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Encouraging innovation and experimentation in Scottish schools

Though experts disagree about the state and direction of Scottish school education, there is a remarkable degree of consensus over its cultural malaise. This briefing considers the existing obstacles to innovation and experimentation, and proposes some ways to develop a more dynamic, creative and inventive school system.

Key points

If Scotland is to meet the social, educational and technological challenges of the years to come, not least in the wake of the current pandemic, its school system will need to overcome a cautious, conformist and risk averse culture. The relative lack of innovation and experimentation in Scottish school education is perpetuated and exacerbated by certain structural issues:

  • A tendency towards micromanagement, and a ‘tick-box’ audit culture
  • A ‘middle layer’ of administration uncertain about its role, with local authorities seen as obstructing innovation and Regional Improvement Collaboratives yet to achieve their potential
  • Personnel in senior positions that tend to rise through conformism and avoiding ‘rocking the boat’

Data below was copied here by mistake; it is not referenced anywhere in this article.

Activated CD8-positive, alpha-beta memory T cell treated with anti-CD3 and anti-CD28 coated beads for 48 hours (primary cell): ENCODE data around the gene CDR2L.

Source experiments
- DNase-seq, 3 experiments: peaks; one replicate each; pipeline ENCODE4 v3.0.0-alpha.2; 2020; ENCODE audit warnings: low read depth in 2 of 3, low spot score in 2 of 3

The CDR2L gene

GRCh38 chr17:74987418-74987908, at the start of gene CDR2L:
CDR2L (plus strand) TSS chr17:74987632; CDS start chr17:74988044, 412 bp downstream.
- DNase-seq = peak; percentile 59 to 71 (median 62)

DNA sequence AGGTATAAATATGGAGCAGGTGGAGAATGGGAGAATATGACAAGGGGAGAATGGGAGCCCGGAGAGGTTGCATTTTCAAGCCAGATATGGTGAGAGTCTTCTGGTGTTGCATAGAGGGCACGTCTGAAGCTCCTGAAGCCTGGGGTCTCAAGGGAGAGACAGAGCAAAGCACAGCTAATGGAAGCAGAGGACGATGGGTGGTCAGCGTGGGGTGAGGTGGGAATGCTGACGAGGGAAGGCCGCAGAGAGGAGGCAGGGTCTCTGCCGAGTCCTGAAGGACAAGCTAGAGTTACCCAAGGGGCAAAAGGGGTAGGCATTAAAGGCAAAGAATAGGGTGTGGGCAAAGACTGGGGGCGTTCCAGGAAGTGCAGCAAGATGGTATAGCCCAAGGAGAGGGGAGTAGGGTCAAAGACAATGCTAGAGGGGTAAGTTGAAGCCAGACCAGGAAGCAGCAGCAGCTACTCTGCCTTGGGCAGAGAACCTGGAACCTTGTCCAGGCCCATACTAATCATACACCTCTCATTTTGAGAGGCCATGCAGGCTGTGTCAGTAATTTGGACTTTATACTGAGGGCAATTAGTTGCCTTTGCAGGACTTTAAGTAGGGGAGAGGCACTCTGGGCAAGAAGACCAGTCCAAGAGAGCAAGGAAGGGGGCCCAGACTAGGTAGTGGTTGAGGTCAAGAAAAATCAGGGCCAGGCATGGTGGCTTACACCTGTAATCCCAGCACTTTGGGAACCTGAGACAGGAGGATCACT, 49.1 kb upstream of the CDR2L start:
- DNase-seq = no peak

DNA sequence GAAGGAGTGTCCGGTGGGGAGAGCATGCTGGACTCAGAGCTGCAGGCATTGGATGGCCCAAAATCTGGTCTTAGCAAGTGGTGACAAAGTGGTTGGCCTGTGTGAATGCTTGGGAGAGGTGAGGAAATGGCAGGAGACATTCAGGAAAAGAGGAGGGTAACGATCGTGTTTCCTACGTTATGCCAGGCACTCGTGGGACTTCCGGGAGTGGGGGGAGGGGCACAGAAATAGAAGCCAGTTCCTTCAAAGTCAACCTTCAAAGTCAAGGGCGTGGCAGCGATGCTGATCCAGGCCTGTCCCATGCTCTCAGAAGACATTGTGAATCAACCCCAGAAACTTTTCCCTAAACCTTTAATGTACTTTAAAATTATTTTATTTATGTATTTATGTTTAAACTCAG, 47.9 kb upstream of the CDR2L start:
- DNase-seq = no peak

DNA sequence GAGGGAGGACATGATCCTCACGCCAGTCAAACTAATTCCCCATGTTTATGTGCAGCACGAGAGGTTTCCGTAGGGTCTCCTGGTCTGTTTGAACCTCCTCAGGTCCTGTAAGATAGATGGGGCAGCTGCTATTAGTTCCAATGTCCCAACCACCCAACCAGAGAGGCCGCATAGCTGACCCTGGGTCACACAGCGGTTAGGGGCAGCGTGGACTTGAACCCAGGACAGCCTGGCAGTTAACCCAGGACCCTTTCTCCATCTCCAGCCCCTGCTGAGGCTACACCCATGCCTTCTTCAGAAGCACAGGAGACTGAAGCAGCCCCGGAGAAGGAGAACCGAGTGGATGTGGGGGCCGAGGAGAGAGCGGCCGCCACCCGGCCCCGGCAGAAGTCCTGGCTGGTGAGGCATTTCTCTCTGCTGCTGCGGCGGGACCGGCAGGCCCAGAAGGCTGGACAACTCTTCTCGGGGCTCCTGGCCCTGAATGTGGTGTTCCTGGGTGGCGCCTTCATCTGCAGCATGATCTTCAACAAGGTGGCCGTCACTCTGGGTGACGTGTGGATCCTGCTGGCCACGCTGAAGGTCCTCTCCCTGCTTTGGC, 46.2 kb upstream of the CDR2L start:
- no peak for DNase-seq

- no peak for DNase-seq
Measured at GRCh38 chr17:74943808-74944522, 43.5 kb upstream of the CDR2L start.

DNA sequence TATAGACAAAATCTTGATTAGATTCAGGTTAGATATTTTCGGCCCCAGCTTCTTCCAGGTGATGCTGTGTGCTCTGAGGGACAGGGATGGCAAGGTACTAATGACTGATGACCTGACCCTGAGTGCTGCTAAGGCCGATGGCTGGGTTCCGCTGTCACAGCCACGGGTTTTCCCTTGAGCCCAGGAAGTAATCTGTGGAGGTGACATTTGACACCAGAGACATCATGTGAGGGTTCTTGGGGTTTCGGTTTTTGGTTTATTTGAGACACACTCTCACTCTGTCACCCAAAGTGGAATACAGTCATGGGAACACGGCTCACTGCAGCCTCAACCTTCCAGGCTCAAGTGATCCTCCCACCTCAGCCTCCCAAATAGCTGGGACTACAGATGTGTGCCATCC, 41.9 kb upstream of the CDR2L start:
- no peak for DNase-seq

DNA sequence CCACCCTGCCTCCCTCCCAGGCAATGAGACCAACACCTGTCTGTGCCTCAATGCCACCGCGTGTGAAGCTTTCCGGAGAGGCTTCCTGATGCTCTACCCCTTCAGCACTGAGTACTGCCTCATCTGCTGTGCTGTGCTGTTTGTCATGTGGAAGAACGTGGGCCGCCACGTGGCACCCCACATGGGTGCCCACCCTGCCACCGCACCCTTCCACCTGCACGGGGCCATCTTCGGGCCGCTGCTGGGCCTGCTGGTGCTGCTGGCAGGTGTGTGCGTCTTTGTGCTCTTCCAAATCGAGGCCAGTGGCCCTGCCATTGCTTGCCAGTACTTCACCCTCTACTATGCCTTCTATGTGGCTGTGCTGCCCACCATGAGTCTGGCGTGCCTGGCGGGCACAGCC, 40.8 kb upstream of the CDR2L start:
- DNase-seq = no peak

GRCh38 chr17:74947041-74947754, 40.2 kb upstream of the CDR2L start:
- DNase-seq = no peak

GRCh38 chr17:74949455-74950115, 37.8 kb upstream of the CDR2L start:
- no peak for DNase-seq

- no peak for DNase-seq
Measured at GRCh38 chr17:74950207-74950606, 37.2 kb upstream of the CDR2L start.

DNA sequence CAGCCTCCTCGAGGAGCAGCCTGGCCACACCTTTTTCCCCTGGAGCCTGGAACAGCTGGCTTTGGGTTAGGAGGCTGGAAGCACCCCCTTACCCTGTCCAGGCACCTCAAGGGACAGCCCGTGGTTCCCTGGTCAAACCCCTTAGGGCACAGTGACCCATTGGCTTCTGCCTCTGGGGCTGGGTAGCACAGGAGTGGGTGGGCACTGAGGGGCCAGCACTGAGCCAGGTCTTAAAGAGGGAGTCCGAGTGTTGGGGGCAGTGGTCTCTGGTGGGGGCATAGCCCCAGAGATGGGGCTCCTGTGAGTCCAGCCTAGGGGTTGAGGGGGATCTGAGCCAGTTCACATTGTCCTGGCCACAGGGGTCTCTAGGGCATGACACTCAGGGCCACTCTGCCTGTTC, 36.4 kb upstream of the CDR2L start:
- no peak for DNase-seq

• A lack of time and resources for new ideas and professional development
  • Too little support for forums for sharing ideas and spreading good practice
  • Assessment and inspection practices that too often constrain rather than encouraging innovation and diversity
  • Scope to improve evaluation and engagement with research

Policy recommendations

  1. Create an ‘innovation fund’ to sponsor particularly novel projects that would not otherwise occur, and a prize for outstanding initiatives
  2. Make innovation and experimentation an explicit part of the remit of educational bodies, especially Regional Improvement Collaboratives
  3. Diversify hiring and appointments to key roles in government and agencies
  4. Support forums for the exchange of ideas
  5. Invest in research and knowledge exchange

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